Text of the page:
I don't remember what I had been looking for, exactly, but I'm pretty sure, maybe, that it had to do with pithiviers. Yes, I think I had been scrolling through Google images, or perhaps Pinterest, all the while ogling pictures of pithiviers. Or maybe it was just their frangipane filling? Either way, I’d been engaging in this meditation in an attempt to go to my happy place, or, more specifically, as a way to make my mind unavailable to increasing levels of anxiety, because for some reason, when I think to myself “happy thoughts, happy thoughts,” that is not what I typically get. So instead, I focused intently: la, la, la, frangipane, la, la, la, pithiviers, la, la, la, the sky isn’t falling... when, serendipitously, something I hadn’t been looking for caught my eye: the Bakewell Tart, which had sadly been missing from my life until now.
The tart itself is comprised of a blind-baked pastry crust, filled with a thin layer of jam, followed by a thick layer of frangipane, and topped with sliced almonds before baking. Seems straightforward enough, right? Well, wasn’t I surprised to find out that the history of the tart is actually a bit murky, its place of origin hotly debated, and even descends to a macabre level in the case of the Bakewell Tart murder. I’m pretty sure I had been seeking happy thoughts, though, when I originally came across the tart and so I’m going to return to that original initiative while still providing some background. I'll leave the rest for Poirot (Suchet, NOT Branagh. Sorry not sorry.) Here goes.
In the town of Bakewell, England, there are multiple shops claiming to be *the* spot where the eponymous tart was created, by mistake, no less. That's right, it came into the world as a screw-up. It’s worth noting that prior to taking on its contemporary tart-form, it did exist in a previous incarnation as Bakewell Pudding. Despite there being some fundamental distinctions between the two (puff pastry vs short-crust pastry, all purpose flour in the filling or strictly almond flour) it turns out that the pudding and the tart are still much beloved and oft-confused kin to this day. You can ice them, or not, I glean that this might be another potentially sensitive issue. You can make little ones to share with your family, or not, but if they find out, that might be another potentially sensitive issue.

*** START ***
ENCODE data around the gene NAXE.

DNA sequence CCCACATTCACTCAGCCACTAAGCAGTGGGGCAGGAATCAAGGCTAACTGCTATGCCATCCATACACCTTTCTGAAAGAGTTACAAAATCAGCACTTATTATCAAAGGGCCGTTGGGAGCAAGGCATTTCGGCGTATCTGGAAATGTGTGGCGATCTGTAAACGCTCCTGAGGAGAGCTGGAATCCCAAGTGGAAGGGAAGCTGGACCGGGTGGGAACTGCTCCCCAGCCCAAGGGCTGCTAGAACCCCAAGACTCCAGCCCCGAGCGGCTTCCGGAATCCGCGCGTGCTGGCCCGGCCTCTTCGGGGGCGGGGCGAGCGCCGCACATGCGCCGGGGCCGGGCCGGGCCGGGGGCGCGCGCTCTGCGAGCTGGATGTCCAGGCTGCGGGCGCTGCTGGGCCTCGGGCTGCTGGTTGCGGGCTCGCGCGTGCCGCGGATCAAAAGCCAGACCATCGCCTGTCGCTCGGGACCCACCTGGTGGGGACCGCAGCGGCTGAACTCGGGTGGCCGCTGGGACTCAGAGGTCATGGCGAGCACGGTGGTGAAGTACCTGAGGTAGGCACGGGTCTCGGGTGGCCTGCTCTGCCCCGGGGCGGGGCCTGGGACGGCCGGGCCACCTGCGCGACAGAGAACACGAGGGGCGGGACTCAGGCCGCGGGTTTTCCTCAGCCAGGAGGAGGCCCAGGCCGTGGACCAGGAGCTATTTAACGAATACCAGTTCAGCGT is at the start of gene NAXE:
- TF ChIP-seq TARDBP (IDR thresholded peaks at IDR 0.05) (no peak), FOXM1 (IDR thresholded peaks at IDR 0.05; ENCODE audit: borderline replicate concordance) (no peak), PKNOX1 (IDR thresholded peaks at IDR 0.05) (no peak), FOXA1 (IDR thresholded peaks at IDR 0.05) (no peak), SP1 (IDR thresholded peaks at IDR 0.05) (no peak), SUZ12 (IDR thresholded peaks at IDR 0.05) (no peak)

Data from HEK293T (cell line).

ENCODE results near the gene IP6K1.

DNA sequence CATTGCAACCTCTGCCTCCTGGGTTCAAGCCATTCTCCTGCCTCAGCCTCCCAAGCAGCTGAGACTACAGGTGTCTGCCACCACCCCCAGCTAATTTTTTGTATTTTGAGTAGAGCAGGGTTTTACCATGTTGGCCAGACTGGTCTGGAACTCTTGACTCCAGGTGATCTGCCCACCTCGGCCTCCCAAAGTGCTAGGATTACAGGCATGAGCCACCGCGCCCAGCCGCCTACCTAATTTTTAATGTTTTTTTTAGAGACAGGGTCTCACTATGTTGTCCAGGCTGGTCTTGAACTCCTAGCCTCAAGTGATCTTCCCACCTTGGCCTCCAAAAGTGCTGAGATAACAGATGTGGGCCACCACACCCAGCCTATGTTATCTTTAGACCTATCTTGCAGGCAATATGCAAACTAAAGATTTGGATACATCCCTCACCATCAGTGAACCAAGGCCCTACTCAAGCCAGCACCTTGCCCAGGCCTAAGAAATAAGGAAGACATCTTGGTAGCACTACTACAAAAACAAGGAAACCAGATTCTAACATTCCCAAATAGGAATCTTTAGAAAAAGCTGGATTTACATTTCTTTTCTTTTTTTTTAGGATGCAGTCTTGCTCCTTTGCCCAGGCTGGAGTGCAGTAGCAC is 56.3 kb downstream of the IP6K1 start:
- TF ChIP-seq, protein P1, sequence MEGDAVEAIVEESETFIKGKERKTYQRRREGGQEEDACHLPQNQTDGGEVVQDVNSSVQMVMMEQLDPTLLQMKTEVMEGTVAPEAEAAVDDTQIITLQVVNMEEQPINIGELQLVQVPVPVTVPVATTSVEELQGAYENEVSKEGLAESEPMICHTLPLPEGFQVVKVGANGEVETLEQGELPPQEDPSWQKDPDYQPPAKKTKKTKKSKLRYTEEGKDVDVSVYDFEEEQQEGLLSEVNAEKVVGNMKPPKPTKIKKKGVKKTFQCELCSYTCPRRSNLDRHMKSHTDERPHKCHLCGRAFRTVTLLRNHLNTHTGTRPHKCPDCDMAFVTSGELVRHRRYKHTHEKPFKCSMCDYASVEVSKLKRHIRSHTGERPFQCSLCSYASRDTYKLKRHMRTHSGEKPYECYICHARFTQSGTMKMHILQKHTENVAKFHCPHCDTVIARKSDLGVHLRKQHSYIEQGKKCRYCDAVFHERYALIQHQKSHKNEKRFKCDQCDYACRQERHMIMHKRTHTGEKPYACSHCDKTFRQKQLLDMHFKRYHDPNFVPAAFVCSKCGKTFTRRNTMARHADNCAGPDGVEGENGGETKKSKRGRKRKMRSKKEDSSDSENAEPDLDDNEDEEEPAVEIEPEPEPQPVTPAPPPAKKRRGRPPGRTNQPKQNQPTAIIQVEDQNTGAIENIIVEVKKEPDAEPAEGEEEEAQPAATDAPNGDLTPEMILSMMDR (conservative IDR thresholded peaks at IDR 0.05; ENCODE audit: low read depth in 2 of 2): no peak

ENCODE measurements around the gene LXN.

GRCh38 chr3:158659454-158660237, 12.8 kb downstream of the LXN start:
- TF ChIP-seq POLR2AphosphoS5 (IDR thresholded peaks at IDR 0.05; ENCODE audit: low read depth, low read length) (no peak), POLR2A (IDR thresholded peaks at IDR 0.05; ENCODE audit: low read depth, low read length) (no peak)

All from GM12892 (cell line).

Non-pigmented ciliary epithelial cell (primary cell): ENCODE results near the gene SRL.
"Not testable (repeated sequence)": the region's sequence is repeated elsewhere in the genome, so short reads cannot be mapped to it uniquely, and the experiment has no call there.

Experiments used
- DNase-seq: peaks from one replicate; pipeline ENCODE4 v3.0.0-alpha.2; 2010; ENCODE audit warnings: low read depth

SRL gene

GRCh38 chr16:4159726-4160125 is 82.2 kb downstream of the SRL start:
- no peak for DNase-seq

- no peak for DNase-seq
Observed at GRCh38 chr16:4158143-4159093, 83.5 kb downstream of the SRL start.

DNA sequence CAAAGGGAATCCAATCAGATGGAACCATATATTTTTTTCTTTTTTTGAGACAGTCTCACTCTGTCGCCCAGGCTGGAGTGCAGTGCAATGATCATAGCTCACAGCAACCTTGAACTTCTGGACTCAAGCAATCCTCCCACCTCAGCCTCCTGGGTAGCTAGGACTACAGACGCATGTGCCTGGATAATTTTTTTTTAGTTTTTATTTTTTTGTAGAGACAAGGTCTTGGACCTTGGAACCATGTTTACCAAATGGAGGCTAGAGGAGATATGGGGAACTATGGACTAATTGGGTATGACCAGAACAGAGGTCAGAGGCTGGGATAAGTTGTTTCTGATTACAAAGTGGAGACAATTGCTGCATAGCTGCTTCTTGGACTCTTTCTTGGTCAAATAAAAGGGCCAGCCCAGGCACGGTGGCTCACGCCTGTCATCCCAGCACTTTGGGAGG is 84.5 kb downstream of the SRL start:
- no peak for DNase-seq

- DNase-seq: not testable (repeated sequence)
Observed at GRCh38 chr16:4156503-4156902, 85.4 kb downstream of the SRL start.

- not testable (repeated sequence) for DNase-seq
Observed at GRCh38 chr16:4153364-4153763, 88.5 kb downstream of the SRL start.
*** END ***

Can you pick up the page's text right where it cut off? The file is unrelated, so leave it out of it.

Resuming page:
By the time I finally got around to Bakewell Tart making, I had plans to get together with family the following day, I was hit with the inspiration to make individual tarts for them. Plus, I love an excuse to use my grandma’s old cookie tins. Everyone lights up when they see them, the fond memories of baked goods stored within are strong. I went a bit cuckoo and personalized a tart for each person with the initial of their first name in almonds...I also had a backup plan with the almonds simply scattered across the top of the remaining tarts...just in case my first attempts turned into Pinterest fails.
It gives me great joy to share the things I’ve made with my family, and it has since I was a kid. Speaking of which, I’m recalling the time I accidentally botched the measurements for baking powder in a batch of blondies. Boy, was that a surprise. I remember the final hurdle of hurriedly getting through dinnertime, after having gone through the steps of assembling the ingredients, mixing, baking, and cooling. They looked so good as they sat there in the pan, the surface dotted with M&M’s in the time before the blue one came about. Rip, tan M&M.
I recall the anticipation of cutting into them and serving a piece to each family member. Everyone was excited. They smelled so good! Unfortunately, upon tasting, disappointment settled in. The silence spoke volumes while everyone exchanged nervous glances across the table. The spell finally broke when I was asked “How much baking powder did you put in?” Mom and Dad were able to troubleshoot fairly quickly, as baking powder was, somehow, the sole prevailing taste. I’m pretty sure they were horrified by that creation. I was horrified by it. I remember feeling crushed, but also resolved to myself that I would attempt these again, and NEXT TIME, I would get it right. You see, unlike the Divine Providence of the Bakewell Tart, those blondies were not a glorious mistake. I’m so glad we’ve put that all behind us.
The recipe for pastry crust yields enough for two large tarts. Anytime I make this dough I always make enough so that I can squirrel one disc away in the freezer. Since the dough is unsweetened, it works wonderfully in other applications, such as quiche and pot pie. I always sleep a little easier knowing I have some on standby. This recipe has been adapted from Stephanie Johnston's Bakewell Tart and the berry jam has been adapted from a Martha Rose Shulman recipe, both via NYT Cooking. The pastry crust has been adapted from Tartine.
Yield: 1 large or 8 individual tarts
Hello! I'm Kat.
Cooker, baker, amateur pottery maker.
I'm a CIA graduate (culinary arts & applied food studies) who previously studied anthropology.
Food obsessed. Anxiety disorder. Grief bearer.
Here you'll find recipes for what I'm currently craving and sometimes even why!